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A tang is a generally flat extension of a blade, a cutting weapon or a head of a thrusting weapon.

The tang might pass through a crossguard, hilt and pommel for swords or simply into the shaft of a spear or arrow.

A whittle tang may be described where the tang enters the hilt in the manner of a spike. It may be glued in or held simply by friction. Whittle tangs may also pass completely through the hilt and be clenched or rivet on the end. This method was employed in all single part knives in England before the middle of the 14th century.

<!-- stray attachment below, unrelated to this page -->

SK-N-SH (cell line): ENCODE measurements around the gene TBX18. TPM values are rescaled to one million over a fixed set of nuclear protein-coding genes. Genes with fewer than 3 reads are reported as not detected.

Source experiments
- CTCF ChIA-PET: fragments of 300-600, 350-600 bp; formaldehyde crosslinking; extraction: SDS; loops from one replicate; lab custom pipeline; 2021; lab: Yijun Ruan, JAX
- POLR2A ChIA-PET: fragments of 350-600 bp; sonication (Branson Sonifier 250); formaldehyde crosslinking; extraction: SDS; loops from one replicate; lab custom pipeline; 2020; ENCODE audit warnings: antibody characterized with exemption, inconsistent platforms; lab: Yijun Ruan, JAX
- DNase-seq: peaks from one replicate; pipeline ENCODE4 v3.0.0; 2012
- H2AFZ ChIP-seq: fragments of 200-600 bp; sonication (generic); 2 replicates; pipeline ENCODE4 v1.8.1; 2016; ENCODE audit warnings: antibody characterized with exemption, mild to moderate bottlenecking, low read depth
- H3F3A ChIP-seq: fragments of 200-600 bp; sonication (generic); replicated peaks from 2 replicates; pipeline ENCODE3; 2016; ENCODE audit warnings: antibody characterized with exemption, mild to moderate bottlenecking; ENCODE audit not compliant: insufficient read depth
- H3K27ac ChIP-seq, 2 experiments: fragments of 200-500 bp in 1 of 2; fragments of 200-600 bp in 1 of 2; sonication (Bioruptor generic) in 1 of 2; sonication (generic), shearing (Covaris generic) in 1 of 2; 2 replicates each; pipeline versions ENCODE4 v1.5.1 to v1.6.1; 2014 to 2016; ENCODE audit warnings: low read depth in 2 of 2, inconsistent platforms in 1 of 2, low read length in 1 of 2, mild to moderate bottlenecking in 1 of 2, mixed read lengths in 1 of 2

A scale tang is where the tang froms part of the hilt and the has wood, horn, bone, copper, brass or tin riveted to the sides. This method was emplyed after the middle of the 14th century in England and became the most popular method for knife construction from the early 15th century onwards.


"Knives and Scabbards:Medieval Finds From Excavations in London"; Cowgill, J; de Neergaard, M; Griffiths, N; Museum of London